Support appeal for ‘dangerous’ Petworth road

A Petworth woman campaigning for road safety measures in North Street, after 15 people reported being hit by cars in the past seven months, is appealing for the support of the town’s MP, Nick Herbert.

Linda Westmore has herself been hit three times in the past year as she walked along the narrow pavement.

She was astounded when she was told it was too dangerous to put temporary speed cameras in the street to assess the traffic, telling The Observer: “It is demonstrative of how bad things have become when it’s too dangerous to check if the road is too dangerous.”

She said Petworth police had been very supportive and had lobbied West Sussex County Council for temporary speed cameras.

The county council turned down the application on the grounds it was not safe to carry out the assessment.

A spokeswoman told The Observer: “We would advise pedestrians not walk along the section of the road that does not have a footway.”

There was no need to use the stretch of road, she added, as all the residents who backed on to North Street had front accesses from other roads and there were alternative routes.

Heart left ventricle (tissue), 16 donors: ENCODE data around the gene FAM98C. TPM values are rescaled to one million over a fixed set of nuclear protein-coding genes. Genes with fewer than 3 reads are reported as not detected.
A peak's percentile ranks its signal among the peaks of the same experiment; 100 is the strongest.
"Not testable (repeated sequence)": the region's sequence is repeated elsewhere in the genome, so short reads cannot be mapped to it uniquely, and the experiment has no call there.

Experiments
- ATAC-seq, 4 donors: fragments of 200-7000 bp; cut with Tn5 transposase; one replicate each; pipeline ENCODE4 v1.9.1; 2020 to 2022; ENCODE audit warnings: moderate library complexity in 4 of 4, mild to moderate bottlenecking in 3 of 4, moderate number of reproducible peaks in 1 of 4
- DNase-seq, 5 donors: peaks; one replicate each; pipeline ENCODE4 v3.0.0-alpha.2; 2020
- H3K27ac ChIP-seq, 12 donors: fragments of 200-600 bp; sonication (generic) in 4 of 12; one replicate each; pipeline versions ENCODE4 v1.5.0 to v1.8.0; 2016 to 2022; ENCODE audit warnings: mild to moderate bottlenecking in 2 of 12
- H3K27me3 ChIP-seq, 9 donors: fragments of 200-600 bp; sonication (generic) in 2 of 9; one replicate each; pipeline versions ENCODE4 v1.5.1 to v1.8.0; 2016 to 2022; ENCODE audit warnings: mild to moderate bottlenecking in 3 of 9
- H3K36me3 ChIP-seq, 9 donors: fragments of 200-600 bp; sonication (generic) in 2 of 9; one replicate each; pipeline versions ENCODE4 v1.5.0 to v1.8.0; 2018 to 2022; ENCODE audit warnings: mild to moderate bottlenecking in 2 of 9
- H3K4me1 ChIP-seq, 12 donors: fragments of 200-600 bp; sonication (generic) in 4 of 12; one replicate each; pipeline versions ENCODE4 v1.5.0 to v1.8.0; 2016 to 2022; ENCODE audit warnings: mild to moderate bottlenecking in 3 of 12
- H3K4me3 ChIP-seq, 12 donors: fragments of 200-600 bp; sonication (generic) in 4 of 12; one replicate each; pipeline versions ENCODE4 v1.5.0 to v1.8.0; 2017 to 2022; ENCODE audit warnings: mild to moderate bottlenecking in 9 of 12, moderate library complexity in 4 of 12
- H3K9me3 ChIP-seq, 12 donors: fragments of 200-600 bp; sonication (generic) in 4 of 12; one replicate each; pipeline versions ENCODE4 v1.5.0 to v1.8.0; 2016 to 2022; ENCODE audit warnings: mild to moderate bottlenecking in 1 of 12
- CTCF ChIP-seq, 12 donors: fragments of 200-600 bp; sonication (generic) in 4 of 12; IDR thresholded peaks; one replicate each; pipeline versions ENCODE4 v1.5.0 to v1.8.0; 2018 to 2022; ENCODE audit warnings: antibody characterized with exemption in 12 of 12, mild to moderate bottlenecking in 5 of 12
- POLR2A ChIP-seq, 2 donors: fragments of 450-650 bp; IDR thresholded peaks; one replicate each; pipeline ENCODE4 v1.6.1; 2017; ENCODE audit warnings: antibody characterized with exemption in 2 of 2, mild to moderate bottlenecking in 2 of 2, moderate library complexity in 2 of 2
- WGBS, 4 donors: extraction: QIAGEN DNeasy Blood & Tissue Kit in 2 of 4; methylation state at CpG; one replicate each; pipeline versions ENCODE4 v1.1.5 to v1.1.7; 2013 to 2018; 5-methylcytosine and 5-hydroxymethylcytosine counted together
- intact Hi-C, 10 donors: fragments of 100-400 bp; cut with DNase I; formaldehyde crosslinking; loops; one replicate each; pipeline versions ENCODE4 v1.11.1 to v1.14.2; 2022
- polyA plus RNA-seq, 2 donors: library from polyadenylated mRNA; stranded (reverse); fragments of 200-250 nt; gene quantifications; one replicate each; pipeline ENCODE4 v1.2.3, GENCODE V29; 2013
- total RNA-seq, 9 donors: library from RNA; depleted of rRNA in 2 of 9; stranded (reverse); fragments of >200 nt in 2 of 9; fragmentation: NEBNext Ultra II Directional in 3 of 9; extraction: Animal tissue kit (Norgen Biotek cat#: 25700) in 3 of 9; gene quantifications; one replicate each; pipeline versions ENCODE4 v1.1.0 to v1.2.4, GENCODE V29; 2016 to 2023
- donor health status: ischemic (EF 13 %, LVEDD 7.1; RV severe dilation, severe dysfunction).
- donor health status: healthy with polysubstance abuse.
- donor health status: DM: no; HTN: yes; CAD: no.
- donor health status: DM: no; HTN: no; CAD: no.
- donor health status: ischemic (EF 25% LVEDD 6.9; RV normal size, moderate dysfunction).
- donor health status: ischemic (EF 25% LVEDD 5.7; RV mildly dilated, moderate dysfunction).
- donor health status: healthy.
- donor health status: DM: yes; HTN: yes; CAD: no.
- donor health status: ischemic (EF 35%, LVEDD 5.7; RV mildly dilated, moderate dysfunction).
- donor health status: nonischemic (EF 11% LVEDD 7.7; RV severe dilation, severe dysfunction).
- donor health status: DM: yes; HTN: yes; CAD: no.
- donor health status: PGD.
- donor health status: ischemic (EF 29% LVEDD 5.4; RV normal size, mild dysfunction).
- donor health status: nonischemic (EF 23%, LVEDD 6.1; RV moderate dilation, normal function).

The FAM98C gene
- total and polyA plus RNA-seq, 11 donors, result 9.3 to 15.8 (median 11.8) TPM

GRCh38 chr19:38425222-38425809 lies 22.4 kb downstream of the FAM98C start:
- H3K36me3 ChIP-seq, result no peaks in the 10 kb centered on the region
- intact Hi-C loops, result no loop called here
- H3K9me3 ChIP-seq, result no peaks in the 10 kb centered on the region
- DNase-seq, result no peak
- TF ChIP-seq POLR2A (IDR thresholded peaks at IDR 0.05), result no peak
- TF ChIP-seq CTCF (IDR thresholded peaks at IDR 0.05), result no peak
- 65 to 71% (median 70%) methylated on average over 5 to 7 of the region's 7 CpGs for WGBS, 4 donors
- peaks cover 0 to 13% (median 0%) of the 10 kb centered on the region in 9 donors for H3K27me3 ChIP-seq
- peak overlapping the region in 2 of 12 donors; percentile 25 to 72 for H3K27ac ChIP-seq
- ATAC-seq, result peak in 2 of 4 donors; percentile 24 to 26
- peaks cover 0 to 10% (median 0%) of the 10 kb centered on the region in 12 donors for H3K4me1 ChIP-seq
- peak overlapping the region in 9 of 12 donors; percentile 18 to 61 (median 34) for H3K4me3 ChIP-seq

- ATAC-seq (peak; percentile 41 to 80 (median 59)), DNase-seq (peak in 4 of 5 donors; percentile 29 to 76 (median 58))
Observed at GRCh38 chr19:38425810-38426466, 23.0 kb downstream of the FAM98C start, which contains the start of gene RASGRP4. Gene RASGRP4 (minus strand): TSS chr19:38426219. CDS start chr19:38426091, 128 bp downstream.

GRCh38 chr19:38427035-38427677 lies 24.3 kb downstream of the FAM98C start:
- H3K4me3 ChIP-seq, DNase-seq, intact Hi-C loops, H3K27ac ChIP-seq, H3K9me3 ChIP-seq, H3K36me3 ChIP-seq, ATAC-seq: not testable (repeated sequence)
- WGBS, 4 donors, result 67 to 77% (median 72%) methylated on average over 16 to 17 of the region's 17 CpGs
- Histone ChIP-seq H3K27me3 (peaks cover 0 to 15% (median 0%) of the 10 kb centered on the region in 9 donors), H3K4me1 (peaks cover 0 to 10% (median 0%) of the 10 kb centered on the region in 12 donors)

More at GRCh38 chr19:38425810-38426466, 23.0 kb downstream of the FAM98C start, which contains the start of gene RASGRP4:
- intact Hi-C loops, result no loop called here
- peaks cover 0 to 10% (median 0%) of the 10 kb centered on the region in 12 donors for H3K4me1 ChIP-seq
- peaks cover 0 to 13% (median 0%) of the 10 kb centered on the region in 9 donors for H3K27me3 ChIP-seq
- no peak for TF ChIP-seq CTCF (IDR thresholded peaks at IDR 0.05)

There was no realistic way of improving safety because there was private property on both sides of the road.

Mrs Westmore told The Observer she was amazed to discover there were alternative routes and so she was delighted when chief highways officer for WSCC Steve Johnson announced he would visit North Street to see the situation for himself.

“I was ready with hat, coat and scarf and the neighbours were on standby ready to join me once he arrived so we could be shown these alternative routes,” said Mrs Westmore, “But when he turned up he said there had been a mistake and yes, the only pathways were the ones we were already using.”

Now she is appealing for help from Mr Herbert to reclassify North Street as a B road making it easier to impose safety measures.

In a letter to the MP she said: “WSCC refuse after many times of asking to do anything. A pinch in the road to slow the traffic down would be a start. Diverting traffic not needing to go into Petworth toward the alternative route used by lorries would certainly help.”

She told Mr Herbert: “Many residents here no longer trust walking. They view it as too dangerous, especially the elderly and those with children. People have instead taken to their cars and drive the 300 yards along the road to our town centre.”

A WSCC spokeswoman said: “The decision to downgrade a classification is not for WSCC to make but for government through the Department for Transport.”